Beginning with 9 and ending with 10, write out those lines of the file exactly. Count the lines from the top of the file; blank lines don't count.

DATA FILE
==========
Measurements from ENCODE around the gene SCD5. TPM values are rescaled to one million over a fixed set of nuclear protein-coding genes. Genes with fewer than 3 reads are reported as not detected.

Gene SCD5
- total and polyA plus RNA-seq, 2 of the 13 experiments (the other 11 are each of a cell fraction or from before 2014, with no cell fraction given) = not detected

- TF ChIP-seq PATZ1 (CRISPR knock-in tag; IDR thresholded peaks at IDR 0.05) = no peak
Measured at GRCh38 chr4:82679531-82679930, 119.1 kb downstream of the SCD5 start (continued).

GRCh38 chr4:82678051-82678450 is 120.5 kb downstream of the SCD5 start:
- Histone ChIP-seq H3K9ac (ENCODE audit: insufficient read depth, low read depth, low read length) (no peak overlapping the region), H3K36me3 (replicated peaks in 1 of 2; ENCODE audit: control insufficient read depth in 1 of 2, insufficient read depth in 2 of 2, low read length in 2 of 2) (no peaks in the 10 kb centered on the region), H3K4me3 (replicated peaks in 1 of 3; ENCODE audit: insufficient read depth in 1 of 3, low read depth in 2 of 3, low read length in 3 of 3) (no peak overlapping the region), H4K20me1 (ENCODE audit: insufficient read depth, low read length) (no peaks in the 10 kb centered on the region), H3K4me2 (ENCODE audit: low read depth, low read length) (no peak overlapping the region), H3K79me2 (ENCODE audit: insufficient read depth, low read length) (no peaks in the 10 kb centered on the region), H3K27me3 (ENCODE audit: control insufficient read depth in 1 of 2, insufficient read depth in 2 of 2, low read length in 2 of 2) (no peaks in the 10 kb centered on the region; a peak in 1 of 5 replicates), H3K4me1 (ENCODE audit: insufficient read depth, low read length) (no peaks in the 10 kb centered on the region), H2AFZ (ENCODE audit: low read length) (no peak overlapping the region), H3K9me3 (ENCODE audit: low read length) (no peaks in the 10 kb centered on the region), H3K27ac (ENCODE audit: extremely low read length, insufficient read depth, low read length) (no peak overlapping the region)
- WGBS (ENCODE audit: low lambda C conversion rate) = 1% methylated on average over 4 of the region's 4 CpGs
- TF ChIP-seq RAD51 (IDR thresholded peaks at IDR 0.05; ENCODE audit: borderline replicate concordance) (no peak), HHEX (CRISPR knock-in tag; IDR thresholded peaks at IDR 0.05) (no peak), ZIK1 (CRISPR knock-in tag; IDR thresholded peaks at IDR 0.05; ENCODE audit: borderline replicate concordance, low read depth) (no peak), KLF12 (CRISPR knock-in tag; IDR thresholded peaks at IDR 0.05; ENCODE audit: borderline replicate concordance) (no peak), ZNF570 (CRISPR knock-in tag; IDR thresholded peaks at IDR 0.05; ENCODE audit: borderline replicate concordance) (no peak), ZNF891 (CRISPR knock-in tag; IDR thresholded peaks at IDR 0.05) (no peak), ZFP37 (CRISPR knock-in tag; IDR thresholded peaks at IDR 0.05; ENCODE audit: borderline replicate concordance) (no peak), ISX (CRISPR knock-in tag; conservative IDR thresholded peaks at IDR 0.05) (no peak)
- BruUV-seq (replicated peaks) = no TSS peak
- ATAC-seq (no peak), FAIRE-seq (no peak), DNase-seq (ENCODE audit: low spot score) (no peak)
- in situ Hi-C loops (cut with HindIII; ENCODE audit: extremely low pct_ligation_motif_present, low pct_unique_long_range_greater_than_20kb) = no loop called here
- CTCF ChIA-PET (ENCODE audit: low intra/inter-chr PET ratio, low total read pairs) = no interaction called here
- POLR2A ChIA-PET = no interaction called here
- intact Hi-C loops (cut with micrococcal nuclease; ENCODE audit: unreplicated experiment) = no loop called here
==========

- TF ChIP-seq RAD51 (IDR thresholded peaks at IDR 0.05; ENCODE audit: borderline replicate concordance) (no peak), HHEX (CRISPR knock-in tag; IDR thresholded peaks at IDR 0.05) (no peak), ZIK1 (CRISPR knock-in tag; IDR thresholded peaks at IDR 0.05; ENCODE audit: borderline replicate concordance, low read depth) (no peak), KLF12 (CRISPR knock-in tag; IDR thresholded peaks at IDR 0.05; ENCODE audit: borderline replicate concordance) (no peak), ZNF570 (CRISPR knock-in tag; IDR thresholded peaks at IDR 0.05; ENCODE audit: borderline replicate concordance) (no peak), ZNF891 (CRISPR knock-in tag; IDR thresholded peaks at IDR 0.05) (no peak), ZFP37 (CRISPR knock-in tag; IDR thresholded peaks at IDR 0.05; ENCODE audit: borderline replicate concordance) (no peak), ISX (CRISPR knock-in tag; conservative IDR thresholded peaks at IDR 0.05) (no peak)
- BruUV-seq (replicated peaks) = no TSS peak